A man shot dead at his Watson unit was targeted by two brothers as retribution after he went to police about a violent home invasion triggered by a botched drug deal, court documents allege.
Eden Waugh, 37, was found dead with a single gunshot wound to his chest when police were called to his Windeyer Street government housing unit shortly before 8pm on November 3.
Fresh details of his alleged murder emerged in court when a Queanbeyan woman accused of stashing the murder weapon for her two brothers, Jason Pikula-Carroll, 21, and Tavake Lee Pikula, 31, was arrested in Karabar on Tuesday.
Leanne Pikula, 26, was extradited from NSW and charged in the ACT Magistrates Court with being an accessory after the fact to murder. She did not enter a plea.
The court was told police had spoken to her two brothers, who were already in jail in separate NSW prisons for other alleged offences, but neither had yet been charged in relation to the shooting death.
A police statement of facts, tendered in court, said Waugh and his partner had a falling out with Pikula-Carroll that turned violent after one of his associates knocked on the door of their unit demanding drugs the morning of September 22 last year.
The couple refused to give him any drugs, allegedly sparking a string of threats from Pikula-Carroll.
He allegedly stormed the unit with two other men, armed with a shotgun, machete and a metal bar, a couple of hours later.
The men demanded drugs and cash before hacking at Waugh's arm with the knife and fleeing.
Waugh and his partner reported the incident to police.
The two brothers allegedly used a crowbar to break down the door of the unit with their faces covered while the couple was inside on November 3.
Waugh was fatally shot in the chest at close range with a 12-gauge shotgun during a struggle.
The brothers allegedly fled to Deanne Pikula's house in Karabar, where they left the gun. Police allege Pikula later disposed of the weapon, which has not been found.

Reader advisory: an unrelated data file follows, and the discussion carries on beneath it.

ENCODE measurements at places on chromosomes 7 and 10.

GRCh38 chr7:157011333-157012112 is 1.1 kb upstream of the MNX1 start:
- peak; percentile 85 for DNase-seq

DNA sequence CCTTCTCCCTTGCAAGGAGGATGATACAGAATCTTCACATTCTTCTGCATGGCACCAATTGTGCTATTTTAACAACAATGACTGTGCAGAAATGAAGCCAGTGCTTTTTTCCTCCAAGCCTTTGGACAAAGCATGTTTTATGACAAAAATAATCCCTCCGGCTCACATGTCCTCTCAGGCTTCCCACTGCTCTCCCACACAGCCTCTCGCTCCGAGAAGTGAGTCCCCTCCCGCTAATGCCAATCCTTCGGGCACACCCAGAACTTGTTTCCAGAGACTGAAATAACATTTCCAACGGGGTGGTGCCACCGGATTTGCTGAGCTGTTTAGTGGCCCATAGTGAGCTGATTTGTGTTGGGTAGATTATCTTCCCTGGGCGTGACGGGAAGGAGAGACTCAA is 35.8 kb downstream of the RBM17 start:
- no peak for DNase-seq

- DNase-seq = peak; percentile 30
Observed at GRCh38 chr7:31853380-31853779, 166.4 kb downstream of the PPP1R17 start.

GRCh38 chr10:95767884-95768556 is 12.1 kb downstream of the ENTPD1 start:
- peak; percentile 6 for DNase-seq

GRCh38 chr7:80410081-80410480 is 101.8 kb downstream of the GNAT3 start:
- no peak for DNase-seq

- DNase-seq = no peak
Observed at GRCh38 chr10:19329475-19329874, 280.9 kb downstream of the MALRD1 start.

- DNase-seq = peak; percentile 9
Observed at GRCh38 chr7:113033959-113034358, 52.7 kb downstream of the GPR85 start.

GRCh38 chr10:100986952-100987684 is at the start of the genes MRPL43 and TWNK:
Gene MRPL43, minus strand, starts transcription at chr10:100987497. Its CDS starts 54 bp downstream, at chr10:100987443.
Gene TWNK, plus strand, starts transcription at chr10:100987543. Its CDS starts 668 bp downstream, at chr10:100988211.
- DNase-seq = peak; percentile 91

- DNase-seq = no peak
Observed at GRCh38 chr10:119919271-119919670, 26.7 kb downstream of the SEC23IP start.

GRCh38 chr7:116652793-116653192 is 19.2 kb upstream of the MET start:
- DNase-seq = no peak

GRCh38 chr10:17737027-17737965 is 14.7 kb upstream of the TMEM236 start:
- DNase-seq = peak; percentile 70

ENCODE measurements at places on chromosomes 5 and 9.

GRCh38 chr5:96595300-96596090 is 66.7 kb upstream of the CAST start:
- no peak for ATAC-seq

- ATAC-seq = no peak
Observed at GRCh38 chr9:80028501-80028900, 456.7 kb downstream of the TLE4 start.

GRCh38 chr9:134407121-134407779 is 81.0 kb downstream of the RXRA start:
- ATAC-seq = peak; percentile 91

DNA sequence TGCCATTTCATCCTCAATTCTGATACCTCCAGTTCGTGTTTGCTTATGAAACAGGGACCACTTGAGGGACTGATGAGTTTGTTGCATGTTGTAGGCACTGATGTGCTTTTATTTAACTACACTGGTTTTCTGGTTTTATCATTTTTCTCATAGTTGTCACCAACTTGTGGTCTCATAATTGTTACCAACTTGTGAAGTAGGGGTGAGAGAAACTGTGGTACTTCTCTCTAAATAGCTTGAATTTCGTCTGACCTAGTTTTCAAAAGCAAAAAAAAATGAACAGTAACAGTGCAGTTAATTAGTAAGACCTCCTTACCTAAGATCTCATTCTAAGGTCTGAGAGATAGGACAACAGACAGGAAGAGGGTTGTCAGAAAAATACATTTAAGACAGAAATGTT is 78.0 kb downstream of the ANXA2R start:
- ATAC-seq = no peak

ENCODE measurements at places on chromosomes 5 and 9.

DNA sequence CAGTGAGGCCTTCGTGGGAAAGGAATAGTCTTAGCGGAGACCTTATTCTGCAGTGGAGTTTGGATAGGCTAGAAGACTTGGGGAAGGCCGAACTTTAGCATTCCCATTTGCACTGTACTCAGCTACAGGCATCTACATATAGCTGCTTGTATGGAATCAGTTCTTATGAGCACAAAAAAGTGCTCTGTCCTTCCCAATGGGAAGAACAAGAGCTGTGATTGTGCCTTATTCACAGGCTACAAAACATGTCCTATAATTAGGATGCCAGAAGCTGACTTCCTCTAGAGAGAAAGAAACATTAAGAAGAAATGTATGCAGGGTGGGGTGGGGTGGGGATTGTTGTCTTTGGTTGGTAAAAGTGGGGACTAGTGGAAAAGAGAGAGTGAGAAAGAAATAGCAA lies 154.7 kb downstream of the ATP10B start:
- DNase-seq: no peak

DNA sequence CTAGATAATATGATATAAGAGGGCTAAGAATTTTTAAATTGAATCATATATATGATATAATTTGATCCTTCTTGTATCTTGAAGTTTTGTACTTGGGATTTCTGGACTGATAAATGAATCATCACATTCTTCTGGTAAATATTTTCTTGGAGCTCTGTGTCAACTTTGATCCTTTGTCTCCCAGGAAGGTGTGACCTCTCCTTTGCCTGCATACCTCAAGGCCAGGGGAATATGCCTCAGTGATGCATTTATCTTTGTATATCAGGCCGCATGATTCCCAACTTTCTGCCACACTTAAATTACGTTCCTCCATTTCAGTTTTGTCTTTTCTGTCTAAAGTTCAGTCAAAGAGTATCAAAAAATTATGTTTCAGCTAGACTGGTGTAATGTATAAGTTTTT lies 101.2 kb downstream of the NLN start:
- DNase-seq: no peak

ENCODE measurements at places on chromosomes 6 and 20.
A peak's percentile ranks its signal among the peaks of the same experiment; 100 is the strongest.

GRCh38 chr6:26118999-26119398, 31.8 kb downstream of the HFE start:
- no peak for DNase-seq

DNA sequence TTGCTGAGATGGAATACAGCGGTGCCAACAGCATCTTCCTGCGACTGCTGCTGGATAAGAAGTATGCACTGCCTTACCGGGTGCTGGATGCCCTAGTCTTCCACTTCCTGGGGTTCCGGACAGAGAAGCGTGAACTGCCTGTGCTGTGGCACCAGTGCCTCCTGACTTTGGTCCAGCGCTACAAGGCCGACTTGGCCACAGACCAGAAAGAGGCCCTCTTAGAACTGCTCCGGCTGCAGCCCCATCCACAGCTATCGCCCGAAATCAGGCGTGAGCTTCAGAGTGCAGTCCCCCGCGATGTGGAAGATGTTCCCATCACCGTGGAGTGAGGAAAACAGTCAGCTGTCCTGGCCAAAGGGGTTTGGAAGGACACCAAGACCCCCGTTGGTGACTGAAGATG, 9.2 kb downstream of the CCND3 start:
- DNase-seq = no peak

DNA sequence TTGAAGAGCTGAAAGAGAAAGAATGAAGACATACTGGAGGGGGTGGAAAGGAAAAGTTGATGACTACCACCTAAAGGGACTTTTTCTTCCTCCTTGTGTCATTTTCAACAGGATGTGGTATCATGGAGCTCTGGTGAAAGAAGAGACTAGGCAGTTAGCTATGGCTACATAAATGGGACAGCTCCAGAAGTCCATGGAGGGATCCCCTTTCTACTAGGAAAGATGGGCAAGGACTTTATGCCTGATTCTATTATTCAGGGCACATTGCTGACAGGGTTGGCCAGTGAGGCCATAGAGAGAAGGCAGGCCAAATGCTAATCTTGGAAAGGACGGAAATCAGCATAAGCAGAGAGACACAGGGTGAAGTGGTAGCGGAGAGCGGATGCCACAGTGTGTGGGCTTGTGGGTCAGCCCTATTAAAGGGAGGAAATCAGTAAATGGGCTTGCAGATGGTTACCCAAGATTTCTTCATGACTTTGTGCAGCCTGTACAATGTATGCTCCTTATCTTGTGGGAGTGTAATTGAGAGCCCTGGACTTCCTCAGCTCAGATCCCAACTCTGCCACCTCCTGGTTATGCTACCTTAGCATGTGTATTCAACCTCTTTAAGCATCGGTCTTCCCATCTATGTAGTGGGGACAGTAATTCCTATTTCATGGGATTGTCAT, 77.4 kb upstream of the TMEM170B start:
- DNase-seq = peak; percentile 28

Police intercepted phone conversations between the accused and Pikula-Carroll where she allegedly told her brother she had put the gun "somewhere very safe", prompting him to reply: "Good, I'm going to need it when I get out."
Pikula is then alleged to have said: "I don't know about that, it's a bit too safe."
Prosecutor Anthony Williamson opposed Pikula's bail application and argued there was an unacceptable risk Pikula would commit further offences that could obstruct the administration of justice, or interfere with evidence and witnesses.
He said police concerns stemmed from allegations Pikula had helped conceal the gun, agreed to track down and intimidate a witness into not giving evidence, spoken to one of her brothers about a false alibi and lied to police.
Detective Senior Constable Matt Challenger, led by Mr Williamson, gave evidence Pikula had been banned from entering NSW correctional facilities after she tried to smuggle drugs to one of her brothers in jail.
He said Pikula was "very close" to her two brothers, who had set up a criminal cartel, largely made up of family members and friends, known to carry out drug deals and home invasions in the ACT and NSW.
The court heard there was no suggestion Pikula had committed offences as part of that group.
Her defence lawyer argued the prosecution case against his client was weak, noting Pikula couldn't visit her brothers in jail and prison phone calls were recorded.
He said any concerns Pikula would contact them or other witnesses could be mitigated by strict bail conditions.
Magistrate Beth Campbell refused bail.
Pikula cried as she was remanded in custody. The case returns to court on March 21.
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